On rural language

I have always loved to listen to workmen talk. The sentence construction and grammar are so distinctive that I am constantly delighted. While looking at a horse trailer last week, Allen and I met two other elderly men. One of them, speaking of a large local family, said, “Ain’t enough brains between ’em to make a good house cat!”

That generation never “hauls” rocks or stones, they “draw” them. Allen recently bought a new truck and I was concerned by the very small size of the truck bed. He shrugged. “Don’t matter. Ain’t gonna draw nothin’.”

Babies don’t cry, they “blat.”

When Allen refers to a “chimbley” (chimney) I feel as if a history book is speaking.

Not only do I enjoy hearing dialects and accents but unconsciously I can begin to copy them. When he was small, my son would become agitated when I was on the phone with my mother (from the Deep South) for any length of time. My voice would gradually take on a drawl and my R’s would soften. “Stop it!” Jon would cry furiously. “That’s not how you talk!”

I try very hard not to slip similarly into the rural idiom when I’m working with Allen. I’m aware it could be taken as mockery or condescension if I suddenly began speaking with fractured grammar. However I often repeat his words in my mind, examining how his sentences are put together. It is a quiet, ongoing pleasure.

Yesterday Allen and I jacked up the roof of the run-in shelter where our post had sunk. He was giving me directions with the jack while he stood back to watch the roof line.

“You keep pumpin’ til I say stop,” he instructed. “Cabbage?”

I looked up. “What?” I began — and then the penny dropped. I started to laugh. I couldn’t help it. “Allen, are you saying capisce?”

He grinned at me. “Cabbage, caboose, it don’t matter none.”

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6 Responses to On rural language

  1. margo says:

    Ha!
    Actually it is “Capisci?” pronounced “chapishi”.
    I started again Italian courses two weeks ago. In vain hope to repair the damage in my Italian language skills suffered from Ms Austen and my long lasting attachment to English language.There was a time i was not only writing yet speaking as well in a slightly Regency mood. It was most preposterous ! 😉

    • adkmilkmaid says:

      Margo, you are so impressive with all your language studies! I don’t know any Italian and have been wary of it ever since a Buitoni boy, age 14, taught me, his dorm mother, at 24, that “Fanculo!” meant “Have a nice day!” LOL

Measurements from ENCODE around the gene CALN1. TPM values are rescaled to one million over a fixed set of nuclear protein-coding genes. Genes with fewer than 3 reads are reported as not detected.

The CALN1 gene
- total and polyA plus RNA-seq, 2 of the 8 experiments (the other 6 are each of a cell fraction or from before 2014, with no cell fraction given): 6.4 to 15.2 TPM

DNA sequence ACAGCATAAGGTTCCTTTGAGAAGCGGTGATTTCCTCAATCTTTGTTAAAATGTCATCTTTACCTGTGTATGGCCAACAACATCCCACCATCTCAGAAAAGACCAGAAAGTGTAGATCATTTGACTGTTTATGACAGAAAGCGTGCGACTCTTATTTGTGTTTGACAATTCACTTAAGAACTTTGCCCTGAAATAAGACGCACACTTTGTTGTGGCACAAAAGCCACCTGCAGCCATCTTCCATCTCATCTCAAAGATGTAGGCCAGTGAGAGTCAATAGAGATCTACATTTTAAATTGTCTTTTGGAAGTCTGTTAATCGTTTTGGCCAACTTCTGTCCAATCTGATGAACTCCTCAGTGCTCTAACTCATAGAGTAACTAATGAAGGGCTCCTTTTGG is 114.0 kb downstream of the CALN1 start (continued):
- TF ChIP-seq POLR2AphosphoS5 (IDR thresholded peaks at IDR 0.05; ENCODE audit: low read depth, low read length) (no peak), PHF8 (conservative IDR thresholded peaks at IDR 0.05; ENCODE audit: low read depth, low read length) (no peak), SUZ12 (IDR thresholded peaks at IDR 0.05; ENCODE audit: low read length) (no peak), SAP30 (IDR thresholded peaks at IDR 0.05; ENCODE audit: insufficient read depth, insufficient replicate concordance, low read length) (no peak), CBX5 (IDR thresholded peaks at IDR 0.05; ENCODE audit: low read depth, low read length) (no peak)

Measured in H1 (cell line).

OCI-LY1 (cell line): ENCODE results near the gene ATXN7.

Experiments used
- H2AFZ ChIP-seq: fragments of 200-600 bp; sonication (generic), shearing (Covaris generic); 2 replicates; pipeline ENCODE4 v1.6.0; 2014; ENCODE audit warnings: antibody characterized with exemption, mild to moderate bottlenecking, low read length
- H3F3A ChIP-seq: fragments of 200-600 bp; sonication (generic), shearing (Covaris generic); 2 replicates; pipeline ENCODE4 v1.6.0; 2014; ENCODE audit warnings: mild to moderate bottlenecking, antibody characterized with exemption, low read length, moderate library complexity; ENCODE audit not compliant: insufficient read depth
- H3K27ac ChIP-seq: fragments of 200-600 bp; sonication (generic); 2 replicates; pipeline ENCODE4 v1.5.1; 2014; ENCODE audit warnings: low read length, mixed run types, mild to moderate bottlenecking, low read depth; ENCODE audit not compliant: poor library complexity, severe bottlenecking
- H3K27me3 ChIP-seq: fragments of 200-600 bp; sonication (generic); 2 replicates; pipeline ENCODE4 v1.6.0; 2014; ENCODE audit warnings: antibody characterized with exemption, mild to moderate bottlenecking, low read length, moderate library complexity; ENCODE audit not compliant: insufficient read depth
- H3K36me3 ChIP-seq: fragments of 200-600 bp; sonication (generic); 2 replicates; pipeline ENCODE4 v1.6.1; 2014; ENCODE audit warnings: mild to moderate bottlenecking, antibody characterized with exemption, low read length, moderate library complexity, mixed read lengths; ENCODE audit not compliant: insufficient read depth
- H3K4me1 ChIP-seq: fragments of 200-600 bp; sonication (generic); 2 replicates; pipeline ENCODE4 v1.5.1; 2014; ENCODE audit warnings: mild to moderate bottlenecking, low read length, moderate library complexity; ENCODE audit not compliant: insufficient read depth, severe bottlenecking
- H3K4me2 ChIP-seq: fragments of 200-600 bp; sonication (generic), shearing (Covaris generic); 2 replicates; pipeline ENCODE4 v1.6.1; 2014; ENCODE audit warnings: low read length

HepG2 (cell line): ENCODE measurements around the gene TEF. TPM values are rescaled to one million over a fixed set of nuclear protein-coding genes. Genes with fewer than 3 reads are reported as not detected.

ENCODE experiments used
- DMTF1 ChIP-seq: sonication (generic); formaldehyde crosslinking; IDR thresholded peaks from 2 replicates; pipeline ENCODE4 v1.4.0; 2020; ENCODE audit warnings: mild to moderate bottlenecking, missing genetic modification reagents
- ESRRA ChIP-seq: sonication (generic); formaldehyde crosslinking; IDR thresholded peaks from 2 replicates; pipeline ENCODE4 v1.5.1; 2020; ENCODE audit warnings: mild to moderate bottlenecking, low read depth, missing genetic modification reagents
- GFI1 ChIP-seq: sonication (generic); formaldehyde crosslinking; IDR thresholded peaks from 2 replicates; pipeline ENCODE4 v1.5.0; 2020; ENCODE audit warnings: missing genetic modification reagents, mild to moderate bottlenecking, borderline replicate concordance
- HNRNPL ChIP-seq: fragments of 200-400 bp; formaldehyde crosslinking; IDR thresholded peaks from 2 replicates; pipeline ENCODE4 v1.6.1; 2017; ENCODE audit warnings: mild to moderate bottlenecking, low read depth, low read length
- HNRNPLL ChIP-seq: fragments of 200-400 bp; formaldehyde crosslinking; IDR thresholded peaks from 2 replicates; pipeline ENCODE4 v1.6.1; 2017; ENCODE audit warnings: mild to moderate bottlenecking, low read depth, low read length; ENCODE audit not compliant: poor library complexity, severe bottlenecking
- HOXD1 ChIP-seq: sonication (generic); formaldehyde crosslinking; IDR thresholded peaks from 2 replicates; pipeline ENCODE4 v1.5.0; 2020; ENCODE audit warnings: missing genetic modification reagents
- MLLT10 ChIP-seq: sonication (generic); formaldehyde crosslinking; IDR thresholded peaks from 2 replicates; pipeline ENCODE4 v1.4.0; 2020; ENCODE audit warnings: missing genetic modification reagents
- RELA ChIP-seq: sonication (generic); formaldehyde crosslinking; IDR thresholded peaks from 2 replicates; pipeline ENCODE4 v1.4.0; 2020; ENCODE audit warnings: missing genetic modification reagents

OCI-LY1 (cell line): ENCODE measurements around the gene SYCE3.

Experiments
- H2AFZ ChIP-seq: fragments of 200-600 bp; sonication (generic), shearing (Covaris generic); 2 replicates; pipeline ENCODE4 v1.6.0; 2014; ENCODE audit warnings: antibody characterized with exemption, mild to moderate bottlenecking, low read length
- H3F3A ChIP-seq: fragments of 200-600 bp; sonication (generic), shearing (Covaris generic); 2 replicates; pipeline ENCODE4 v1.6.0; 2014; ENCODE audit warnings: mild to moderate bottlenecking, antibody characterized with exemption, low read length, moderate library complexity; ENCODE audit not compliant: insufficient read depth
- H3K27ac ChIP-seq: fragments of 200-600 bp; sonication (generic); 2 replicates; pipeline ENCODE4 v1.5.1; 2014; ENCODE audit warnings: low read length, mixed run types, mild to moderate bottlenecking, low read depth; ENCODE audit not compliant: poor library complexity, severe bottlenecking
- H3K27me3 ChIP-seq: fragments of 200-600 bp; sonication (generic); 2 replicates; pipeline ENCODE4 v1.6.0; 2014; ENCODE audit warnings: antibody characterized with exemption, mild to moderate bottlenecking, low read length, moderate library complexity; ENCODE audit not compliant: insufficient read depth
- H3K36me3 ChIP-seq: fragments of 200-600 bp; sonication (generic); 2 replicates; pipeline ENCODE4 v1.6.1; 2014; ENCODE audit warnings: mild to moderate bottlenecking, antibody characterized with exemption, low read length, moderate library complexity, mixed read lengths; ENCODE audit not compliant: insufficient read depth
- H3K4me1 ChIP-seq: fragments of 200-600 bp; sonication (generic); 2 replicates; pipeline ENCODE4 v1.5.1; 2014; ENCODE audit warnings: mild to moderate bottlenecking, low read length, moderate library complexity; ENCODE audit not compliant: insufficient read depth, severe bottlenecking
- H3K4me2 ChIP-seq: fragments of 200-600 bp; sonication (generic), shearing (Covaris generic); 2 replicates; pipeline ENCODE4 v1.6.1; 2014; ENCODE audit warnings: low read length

2. margo says:

    Never trust a teenager boy, ESPECIALLY if he’s too eager to teach you foreign languages !
    Yet, i know exactly what you mean, dearest!
    I’m also extremely fascinated by dialects of all kinds, and sometimes when being in close vicinity i tend to adopt them. There is a group of islands in Western Greece which have been for centuries under Italian influence – the dialect there is so musical and the common words “spiced” with Italian origin. I’ve been only for holiday there, yet i’m afraid i’ve got the influence for quite some time afterwards….oh, and not to mention my English nowadays – full of Scottish idiomatisms !LOL

  3. Jessika says:

    ” Downeast” Maine has a dialect and accent all its own. Even though I was born here, I never picked it up. Interestingly, my 3 yr old Ayla has an adorable downeast accent. It just adds to her character!
    I love the cabbage remark, I might use it with the kids just because its so cute.

  4. ewewin says:

    I read this post with such delight! I have wanted to come back and comment, but at the moment I only have the time to say- the “rural language” in Central PA is SO ODD to me. When we moved here I used to spend half of my time listening and attempting to understand what they had just said. One example is they say, “it is all”- meaning “it is all [done][gone][over]” and I was always waiting for the last word. I would think, “it is all………….what?”
    There are so many others – but I loved reading about the language “in your neck of the woods”.
    Cadie

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